Tel Aviv University neurobiology expert Prof. Oded Rechavi has received one of the first two “Polymath Awards” established this year by Schmidt Futures, a philanthropic initiative founded by Wendy and Eric Schmidt.
A polymath is a person of wide-ranging knowledge or learning.
Rechavi and Prof. Jeff Gore of MIT each will receive $2.5 million, paid in increments over a period of five years, to pursue any research project they choose.
Schmidt Futures describes the program as “an experiment in extreme curiosity-driven innovation. Instead of focusing on specific research ideas, the goal for the program is to bet on people, their special talents, and their teams.”
Rechavi explains that Schmidt Futures is essentially saying, “Here are the resources. Do something completely new, take risks. Investigate wild ideas you never would have dreamed of proposing to other research foundations.”
Rechavi’s research in recent years has been in multiple disciplines, although all have a central common core: DNA.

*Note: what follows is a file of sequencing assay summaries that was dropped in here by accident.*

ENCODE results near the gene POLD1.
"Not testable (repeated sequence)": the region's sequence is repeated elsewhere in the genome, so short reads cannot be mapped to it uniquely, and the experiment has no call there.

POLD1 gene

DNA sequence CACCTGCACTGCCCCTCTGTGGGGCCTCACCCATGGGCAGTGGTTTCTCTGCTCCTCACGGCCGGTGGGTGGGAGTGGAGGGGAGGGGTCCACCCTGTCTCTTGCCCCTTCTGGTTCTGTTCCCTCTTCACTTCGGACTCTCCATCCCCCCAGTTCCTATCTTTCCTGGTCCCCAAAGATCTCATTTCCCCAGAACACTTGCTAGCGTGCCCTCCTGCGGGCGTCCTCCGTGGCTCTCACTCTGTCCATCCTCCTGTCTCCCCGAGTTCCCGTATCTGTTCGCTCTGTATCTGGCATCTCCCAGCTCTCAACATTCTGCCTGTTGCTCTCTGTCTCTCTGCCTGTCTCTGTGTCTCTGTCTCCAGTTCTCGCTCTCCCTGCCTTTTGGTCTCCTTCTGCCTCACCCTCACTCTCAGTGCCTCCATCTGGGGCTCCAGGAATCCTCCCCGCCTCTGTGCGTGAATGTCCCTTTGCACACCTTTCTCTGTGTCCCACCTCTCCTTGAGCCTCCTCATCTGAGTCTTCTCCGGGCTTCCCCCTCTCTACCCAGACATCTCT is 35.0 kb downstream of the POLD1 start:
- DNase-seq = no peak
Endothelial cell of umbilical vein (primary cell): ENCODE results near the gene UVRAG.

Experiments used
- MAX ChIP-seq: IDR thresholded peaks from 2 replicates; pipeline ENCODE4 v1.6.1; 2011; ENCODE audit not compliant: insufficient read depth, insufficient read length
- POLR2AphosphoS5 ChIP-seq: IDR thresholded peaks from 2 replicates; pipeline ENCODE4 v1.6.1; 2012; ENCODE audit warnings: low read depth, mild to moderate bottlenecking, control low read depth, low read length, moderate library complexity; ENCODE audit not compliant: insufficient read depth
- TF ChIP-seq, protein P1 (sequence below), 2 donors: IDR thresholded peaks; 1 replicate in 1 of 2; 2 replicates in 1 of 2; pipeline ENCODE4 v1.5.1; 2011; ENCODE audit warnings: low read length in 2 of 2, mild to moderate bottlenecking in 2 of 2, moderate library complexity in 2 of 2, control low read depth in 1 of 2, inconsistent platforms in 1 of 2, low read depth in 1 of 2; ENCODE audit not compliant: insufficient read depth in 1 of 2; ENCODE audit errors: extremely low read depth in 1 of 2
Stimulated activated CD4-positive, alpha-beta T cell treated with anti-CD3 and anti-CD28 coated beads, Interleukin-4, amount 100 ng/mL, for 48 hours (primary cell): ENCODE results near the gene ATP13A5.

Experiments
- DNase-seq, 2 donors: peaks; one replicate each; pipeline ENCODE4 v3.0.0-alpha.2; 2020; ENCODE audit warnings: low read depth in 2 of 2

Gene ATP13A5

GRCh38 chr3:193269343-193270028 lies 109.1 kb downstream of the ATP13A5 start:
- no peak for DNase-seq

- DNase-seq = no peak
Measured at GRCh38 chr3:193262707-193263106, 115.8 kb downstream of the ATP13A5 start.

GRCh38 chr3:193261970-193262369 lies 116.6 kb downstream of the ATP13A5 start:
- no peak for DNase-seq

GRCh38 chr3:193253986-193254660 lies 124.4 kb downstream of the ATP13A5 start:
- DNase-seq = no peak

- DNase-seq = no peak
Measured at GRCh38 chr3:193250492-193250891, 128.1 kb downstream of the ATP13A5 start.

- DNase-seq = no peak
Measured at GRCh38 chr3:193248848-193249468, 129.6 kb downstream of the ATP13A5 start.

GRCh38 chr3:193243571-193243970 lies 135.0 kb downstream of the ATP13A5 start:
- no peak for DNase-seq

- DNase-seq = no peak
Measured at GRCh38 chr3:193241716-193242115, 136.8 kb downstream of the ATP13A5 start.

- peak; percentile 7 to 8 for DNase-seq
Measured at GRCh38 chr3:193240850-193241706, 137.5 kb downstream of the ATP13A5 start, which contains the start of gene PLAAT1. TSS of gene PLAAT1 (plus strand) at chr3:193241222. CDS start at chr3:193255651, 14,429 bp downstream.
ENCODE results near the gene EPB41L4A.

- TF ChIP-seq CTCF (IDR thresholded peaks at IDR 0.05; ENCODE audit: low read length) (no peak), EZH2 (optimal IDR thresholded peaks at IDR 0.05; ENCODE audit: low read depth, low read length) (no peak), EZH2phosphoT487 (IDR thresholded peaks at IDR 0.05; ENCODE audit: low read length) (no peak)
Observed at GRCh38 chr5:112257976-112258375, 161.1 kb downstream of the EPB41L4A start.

In September, ISRAEL21c reported on Rechavi’s research on worms that shows how epigenetics may work in humans. Epigenetics studies how information from the environment can be passed on through our RNA, independent of changes to the DNA.
In a completely different direction, Rechavi and his team assisted in decoding the Dead Sea Scrolls through analyzing the DNA of the parchments on which they were written.
He has also explored the neuronal basis of irrationality, again using worms, and he and his group genetically engineered parasites to turn them into protein-secreting machines enabling repair of genetic diseases of the nervous system.
These days, Rechavi’s lab focuses exclusively on the C.elegans nematode, a type of worm with a super-short generation time of just three days, and a nervous system composed of a mere 302 neurons, making it easier to map and study.
Schmidt Futures co-founder Eric Schmidt was the CEO of Google from 2001 to 2011 and the executive chairman of Alphabet, Google’s parent company, from 2015 to 2017.